Free throw shooting hurting women's college hoops teams; Nia Clouden's 50-point milestone

  • Oops!
    Something went wrong.
    Please try again later.
  • Oops!
    Something went wrong.
    Please try again later.
  • Oops!
    Something went wrong.
    Please try again later.
·9 min read
In this article:
  • Oops!
    Something went wrong.
    Please try again later.
  • Oops!
    Something went wrong.
    Please try again later.
  • Oops!
    Something went wrong.
    Please try again later.

We're talkin' bout free throws.

First, let's check in with Skylar Diggins-Smith and her really great, fantastically valid question.

Diggins-Smith (née Diggins) was a career 77.8% shooter over four seasons at Notre Dame and never dipped below 73% overall. She's even better at the pro level, shooting 84.8% over eight seasons and falling below 80% only once. She knows what she's critiquing.

Free throws have proven to be an issue, and it's been glaring in big games. Certainly, many teams have iced wins on free throws, like Louisville hitting all eight in the final 41 seconds against UConn. But others have unnecessarily elongated games or put themselves in a tight contest that didn't need to be that way with early misses. And some of the nation's best teams aren't taking advantage of an aspect of the game that literally has the word "free" in it.

Take Tennessee's 74-63 loss to Stanford. Those 11 points can be made up in free throws alone. The Lady Vols shot 16-for-29 (55.2%) from the line and it wasn't an off day. They're 58.9% overall this season, a mark that ranks 339th out of 348 teams.

No. 1 South Carolina (64.7%, 282), No. 12 Texas (63.9%, 297), No. 21 LSU (63.8%, 300), Colorado (63.5%, 305), No. 22 Kentucky (63.4%, 308), Virginia Tech (62.1%, 315) and No. 2 Stanford (61.7%, 322) are all in the bottom 20% of the nation in the category. They're surviving the issue, sure, but when does it begin to rear its ugly head?

Now on to ESPN analyst Debbie Antonelli with stats from both the women's and men's games:

Made free throws are a result of repetition and mental fortitude. Get the mechanics down, shut down the noise and shoot. Swish. Easy points. That's why good coaches at youth levels end practices with their team shooting free throws. They're tired and drained, same as late in a game. The repetition goes from there and should stay a focus.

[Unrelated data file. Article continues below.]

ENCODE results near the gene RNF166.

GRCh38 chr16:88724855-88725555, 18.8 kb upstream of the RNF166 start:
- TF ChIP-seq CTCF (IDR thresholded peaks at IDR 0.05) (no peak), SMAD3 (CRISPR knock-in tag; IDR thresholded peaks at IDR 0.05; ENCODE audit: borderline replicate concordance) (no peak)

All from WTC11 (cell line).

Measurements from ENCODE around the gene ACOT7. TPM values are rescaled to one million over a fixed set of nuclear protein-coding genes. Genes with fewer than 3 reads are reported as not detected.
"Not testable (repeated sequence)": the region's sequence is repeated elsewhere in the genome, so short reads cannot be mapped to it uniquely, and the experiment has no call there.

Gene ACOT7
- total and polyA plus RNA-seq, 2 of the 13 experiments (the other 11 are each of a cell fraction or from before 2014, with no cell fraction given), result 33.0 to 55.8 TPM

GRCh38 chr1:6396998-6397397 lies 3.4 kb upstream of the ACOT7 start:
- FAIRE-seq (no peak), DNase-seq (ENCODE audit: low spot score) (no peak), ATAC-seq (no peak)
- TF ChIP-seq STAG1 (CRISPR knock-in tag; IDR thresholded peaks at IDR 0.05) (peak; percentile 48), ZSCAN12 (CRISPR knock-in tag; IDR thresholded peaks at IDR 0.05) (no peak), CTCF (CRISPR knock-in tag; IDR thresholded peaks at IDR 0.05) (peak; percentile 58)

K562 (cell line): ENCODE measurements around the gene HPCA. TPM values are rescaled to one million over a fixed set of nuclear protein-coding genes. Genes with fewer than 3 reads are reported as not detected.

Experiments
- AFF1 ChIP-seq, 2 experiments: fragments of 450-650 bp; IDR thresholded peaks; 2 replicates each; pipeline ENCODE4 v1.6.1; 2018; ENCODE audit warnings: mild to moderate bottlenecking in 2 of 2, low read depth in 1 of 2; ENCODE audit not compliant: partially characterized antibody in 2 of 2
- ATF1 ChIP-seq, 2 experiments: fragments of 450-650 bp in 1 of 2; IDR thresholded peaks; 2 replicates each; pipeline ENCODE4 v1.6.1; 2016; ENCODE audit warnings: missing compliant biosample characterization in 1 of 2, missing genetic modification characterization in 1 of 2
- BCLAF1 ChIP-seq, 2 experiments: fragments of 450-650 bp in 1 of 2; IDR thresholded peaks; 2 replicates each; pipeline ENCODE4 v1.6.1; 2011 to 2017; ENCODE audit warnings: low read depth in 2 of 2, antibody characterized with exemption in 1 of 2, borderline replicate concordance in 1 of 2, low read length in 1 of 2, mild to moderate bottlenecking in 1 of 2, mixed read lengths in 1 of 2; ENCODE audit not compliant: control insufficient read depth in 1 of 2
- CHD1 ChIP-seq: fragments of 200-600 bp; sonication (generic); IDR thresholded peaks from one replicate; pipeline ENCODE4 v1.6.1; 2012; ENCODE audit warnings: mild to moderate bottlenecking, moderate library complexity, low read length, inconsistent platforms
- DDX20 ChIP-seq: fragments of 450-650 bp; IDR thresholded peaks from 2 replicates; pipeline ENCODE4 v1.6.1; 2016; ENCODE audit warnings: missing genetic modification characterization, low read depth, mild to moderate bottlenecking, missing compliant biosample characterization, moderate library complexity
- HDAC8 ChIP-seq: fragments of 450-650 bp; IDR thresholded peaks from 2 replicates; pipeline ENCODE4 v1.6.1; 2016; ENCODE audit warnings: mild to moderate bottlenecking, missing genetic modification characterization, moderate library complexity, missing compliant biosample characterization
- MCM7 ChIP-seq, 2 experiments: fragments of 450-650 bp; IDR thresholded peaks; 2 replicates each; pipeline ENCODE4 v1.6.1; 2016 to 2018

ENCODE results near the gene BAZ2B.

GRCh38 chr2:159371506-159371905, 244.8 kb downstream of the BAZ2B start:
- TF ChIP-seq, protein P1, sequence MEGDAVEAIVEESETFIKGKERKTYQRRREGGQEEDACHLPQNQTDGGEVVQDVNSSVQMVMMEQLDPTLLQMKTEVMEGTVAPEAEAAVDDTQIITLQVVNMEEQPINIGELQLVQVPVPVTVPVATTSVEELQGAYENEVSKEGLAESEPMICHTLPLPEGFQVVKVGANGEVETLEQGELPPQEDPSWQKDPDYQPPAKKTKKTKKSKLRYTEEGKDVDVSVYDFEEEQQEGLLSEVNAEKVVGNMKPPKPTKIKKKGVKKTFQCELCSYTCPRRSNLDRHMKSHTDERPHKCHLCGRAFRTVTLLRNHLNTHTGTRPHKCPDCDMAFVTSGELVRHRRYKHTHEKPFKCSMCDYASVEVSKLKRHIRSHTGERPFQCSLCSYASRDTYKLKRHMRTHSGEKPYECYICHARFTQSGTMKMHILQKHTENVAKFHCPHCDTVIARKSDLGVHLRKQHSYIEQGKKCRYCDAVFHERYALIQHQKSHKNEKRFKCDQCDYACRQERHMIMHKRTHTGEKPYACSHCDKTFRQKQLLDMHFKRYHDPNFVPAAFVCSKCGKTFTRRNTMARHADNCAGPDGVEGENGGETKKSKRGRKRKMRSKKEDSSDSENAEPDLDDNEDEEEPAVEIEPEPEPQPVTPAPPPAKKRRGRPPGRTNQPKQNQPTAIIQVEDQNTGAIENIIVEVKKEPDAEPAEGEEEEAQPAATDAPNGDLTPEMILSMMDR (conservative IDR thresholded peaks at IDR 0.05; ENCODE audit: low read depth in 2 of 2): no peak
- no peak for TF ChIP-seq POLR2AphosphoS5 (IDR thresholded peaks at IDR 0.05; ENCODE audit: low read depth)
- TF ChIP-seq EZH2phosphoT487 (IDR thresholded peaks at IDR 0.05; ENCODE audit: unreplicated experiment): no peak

Michigan State's Nia Clouden drops 50

The Michigan State athletic communications department has been telling media members to keep an eye on senior guard Nia Clouden since the preseason.

Call it foreshadowing. Because on Monday, Clouden dropped 50 against Florida Gulf Coast in a two-overtime game and the first contest of the West Palm Beach Invitational.

She set a program record and the mark for highest-scoring individual performance in the nation this season. It broke the previous record of 42 points by All-American Tori Jankoska (vs. Ohio State in 2017). It also ties the men's program record for highest-scoring game set by Terry Furlow against Iowa in 1976.

Despite the output, Michigan State (7-5) lost, 85-84, to the formerly ranked squad. FGCU (10-1) guard Kierstan Bell scored on an fastbreak with 43 seconds left for the deciding points.

Clouden's previous high was 34 against Michigan in February. She is the third Big Ten player to reach 50, joining Michigan's Naz Hillmon (50 vs. Ohio State, also in a loss) and former Minnesota star Rachel Banham, an unrestricted free agent who played with the Minnesota Lynx. Banham had totals of 52 and 60 for the Gophers.

Clouden shot 17 of 28 and hit 15 of 17 free throws (fantastic) in 46 minutes. She added six rebounds, all on defense, and played with four fouls late. The team's eight points in the second overtime were all hers.

The 5-foot-8 guard is on multiple watch lists and came into the game averaging 19.2 points and 5.1 assists per game, both of which rank fourth in the stacked Big Ten. More than half of her 12 games have seen outputs of at least 20 points. And to really bring this full circle, she made 64 of 70 free throws. It's the second-most made free throws in the nation and that 91.4% completion mark ranks 15th of all players nationwide.

Huzzah.

UConn streaks snapped

Connecticut fell out of the AP Top 10 for the first time in 16 seasons following a 69-64 loss to Louisville on Sunday. The Huskies spent a record 313 straight weeks as one of the nation's 10 best teams dating back to March 7, 2005. Both then and now they are ranked No. 11, a fall of four spots from last week's poll.

The second-longest streak belongs to Tennessee at 212 weeks. Baylor, which dropped five spots to No. 10 after its loss, has the longest active streak at 136 weeks.

UConn has still been ranked for 533 consecutive weeks, ranking second behind Tennessee's record of 565. They'll head into the Christmas break on watch again for back-to-back losses, which hasn't happened since 1993. The Huskies (6-3, 1-0 Big East) host Marquette (8-3, 2-1 Big East) on Dec. 29.